In most ways, using a graphics display is far more enjoyable than using a pen tablet: it’s faster, more intuitive, and there’s something really satisfying about drawing directly onto your image. However, putting in long sessions on a graphics display is either going to be a pain in the back or a pain in the shoulder because you’re either bent over the display (back pain) or you’re holding your arm up horizontally to maintain the best posture (shoulder pain).

This might seem like an odd thing to focus on, but it bears mentioning if you’re choosing between a pen tablet and a pen display. Something like the Wacom Intuos Pro or XP-Pen Deco Pro allows you to keep good ergonomic posture while editing for hours because you’re drawing on a flat surface on your desk while looking forward at your monitor. In contrast, even when it’s dialed in just right, there’s no way to keep perfect posture while using a drafting table-style graphics display like this.


Right out of the box, the Artist Pro 24’s QHD/2K display looked great on my ASUS StudioBook 17 and needed only a small Gamma adjustment on my 13-inch MacBook Pro. It’s not the most color-accurate display in the world—the much more expensive Cintiq Pro series or a photo editing monitor will out-perform it—but at 90% Adobe RGB coverage, it’s no slouch either.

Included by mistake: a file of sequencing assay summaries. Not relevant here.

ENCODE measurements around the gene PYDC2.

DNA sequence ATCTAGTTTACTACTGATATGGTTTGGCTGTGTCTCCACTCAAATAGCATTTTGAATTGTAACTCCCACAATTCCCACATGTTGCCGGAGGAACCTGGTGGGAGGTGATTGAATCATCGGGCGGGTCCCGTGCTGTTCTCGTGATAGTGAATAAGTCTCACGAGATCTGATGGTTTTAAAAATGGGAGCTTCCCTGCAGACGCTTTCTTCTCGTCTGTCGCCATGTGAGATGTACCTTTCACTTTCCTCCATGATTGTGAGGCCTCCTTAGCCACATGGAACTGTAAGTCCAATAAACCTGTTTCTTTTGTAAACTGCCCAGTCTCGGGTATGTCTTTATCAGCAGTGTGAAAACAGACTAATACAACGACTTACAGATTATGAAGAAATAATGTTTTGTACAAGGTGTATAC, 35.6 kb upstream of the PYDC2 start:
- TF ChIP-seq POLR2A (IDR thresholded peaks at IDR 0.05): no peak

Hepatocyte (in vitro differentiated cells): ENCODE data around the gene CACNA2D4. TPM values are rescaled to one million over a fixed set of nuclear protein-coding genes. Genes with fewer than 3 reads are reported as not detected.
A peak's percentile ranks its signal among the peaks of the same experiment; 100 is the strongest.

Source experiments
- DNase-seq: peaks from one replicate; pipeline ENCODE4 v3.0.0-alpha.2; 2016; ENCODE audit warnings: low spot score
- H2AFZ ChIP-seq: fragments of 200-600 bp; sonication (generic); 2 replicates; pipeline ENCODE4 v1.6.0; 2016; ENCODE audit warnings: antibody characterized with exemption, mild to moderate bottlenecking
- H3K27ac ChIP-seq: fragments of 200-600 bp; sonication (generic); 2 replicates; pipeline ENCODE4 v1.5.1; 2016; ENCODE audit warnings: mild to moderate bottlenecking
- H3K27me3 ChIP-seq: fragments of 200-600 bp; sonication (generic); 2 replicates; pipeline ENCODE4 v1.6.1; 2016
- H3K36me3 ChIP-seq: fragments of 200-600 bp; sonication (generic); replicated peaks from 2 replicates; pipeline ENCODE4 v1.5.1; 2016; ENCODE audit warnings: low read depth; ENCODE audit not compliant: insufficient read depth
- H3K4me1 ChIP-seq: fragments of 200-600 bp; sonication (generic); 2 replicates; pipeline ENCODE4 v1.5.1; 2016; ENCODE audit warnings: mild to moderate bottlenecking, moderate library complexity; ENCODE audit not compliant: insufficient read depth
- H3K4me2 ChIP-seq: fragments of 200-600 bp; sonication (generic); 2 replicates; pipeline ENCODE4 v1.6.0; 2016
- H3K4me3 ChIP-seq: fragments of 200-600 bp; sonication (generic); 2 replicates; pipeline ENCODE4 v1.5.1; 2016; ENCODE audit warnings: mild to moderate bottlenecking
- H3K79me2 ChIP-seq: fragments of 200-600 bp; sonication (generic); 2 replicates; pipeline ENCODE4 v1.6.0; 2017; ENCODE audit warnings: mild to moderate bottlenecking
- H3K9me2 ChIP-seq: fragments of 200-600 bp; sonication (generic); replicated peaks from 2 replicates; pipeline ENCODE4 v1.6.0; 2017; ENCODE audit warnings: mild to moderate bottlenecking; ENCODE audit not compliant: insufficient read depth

The main feature of the display for drawing purposes is that it’s “laminated,” meaning that the display and the touch surface have been more tightly bonded together to minimize the distance between the two and decrease parallax. This is critical if you want your pen input to land exactly where you expect it to, and is usually reserved for more expensive options.

For example, Wacom’s more affordable Cintiq 22 does not feature a laminated display. In this size category, the feature is reserved for the $2,000 Cintiq Pro 24.

The only downside to the display is the brightness, which maxes out at 250 nits. This is typical of graphics displays, and in an appropriate studio setting this shouldn’t be a big deal, but it’s definitely noticeable. Set it next to a high-end HDR monitor like the Dell I’m using right now or most premium laptop displays and it will be noticeably dimmer.

Pen Performance

In terms of pen feel and performance Wacom is the gold standard, so the best compliment I can pay the XP-Pen Artist Pro is to say that there is no noticeable difference between my experience with XP-Pen and my experience with Wacom’s Pro Pen 2.

The two are identical on the spec sheet, but that’s not what I’m referring to. In years past, XP-Pen used battery-powered pens that suffered from problems like input lag and glitchy lines with a noticeable “wave” to then, even when using a ruler to draw perfectly straight. This is no longer a problem as far as I can tell.

Tens of hours of use later—including 6 uninterrupted hours hand-painting an electron micrograph, and a side-by-side pen-tool test with the Wacom Cintiq Pro 16—and I couldn’t notice an ounce of difference in performance.


In my opinion, the best-designed feature of the XP-Pen Artist Pro 24 is the customization.

Both sides of the Artist Pro 24 include 10 customizable “express keys” and a very satisfying mechanical click wheel that can be toggled between four different functions.